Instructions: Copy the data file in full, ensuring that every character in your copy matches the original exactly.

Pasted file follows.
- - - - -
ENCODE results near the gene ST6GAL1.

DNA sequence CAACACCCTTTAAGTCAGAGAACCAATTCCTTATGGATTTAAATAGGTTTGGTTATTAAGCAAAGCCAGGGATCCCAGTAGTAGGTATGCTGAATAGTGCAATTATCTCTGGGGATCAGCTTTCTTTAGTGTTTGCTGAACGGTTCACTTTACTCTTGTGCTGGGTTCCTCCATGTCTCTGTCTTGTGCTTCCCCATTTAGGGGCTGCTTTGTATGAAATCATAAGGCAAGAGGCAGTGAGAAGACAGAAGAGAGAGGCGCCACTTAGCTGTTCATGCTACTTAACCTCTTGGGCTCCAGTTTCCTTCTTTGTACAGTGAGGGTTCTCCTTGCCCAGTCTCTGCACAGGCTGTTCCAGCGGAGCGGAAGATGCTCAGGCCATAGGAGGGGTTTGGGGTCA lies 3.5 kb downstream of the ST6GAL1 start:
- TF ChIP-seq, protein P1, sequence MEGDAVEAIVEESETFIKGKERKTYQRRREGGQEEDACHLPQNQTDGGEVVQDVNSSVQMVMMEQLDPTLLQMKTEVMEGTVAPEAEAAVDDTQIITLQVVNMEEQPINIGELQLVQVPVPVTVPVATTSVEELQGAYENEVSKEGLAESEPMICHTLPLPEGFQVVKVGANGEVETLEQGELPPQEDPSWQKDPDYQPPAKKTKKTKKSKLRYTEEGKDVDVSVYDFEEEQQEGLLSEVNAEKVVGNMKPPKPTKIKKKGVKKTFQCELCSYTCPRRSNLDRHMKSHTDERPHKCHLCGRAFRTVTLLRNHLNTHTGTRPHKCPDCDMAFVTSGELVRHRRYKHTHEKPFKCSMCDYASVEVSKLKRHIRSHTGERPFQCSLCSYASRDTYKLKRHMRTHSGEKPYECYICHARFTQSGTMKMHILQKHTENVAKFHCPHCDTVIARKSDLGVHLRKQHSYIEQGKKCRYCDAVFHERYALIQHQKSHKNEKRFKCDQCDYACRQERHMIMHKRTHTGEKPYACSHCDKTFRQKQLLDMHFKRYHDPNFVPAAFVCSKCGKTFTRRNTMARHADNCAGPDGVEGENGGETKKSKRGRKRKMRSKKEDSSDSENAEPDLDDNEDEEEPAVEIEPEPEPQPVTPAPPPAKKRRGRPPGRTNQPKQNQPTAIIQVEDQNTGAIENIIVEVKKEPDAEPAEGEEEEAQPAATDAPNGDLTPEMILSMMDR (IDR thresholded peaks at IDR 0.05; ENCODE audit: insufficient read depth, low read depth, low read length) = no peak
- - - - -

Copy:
ENCODE results near the gene ST6GAL1.

DNA sequence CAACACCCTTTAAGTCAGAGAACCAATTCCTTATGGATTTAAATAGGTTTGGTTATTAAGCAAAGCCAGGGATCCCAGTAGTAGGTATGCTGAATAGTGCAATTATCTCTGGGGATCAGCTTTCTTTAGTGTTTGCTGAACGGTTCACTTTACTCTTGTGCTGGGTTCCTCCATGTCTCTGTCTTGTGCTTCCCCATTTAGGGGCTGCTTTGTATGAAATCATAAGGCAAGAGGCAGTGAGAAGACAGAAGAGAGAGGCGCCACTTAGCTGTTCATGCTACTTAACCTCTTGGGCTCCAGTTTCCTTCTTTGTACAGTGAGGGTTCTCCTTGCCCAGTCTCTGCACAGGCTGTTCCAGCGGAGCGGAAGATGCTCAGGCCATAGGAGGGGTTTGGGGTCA lies 3.5 kb downstream of the ST6GAL1 start:
- TF ChIP-seq, protein P1, sequence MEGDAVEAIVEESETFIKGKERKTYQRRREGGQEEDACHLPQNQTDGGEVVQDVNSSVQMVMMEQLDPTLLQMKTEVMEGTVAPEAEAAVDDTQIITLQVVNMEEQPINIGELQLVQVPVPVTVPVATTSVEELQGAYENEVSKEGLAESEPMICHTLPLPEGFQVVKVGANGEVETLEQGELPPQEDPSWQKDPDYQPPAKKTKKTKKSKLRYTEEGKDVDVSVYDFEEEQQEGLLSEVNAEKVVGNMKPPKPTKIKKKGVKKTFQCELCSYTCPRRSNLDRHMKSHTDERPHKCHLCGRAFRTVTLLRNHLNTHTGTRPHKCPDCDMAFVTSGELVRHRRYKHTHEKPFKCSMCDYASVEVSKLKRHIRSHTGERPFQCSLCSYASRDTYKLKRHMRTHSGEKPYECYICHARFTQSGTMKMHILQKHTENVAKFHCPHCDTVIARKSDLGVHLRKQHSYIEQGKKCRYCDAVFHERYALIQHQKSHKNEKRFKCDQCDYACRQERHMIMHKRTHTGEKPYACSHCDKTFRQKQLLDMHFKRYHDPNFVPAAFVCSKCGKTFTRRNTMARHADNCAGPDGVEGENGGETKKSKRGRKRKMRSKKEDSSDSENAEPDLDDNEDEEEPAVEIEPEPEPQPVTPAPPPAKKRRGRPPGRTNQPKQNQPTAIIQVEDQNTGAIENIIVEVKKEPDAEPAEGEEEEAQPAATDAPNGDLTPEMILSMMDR (IDR thresholded peaks at IDR 0.05; ENCODE audit: insufficient read depth, low read depth, low read length) = no peak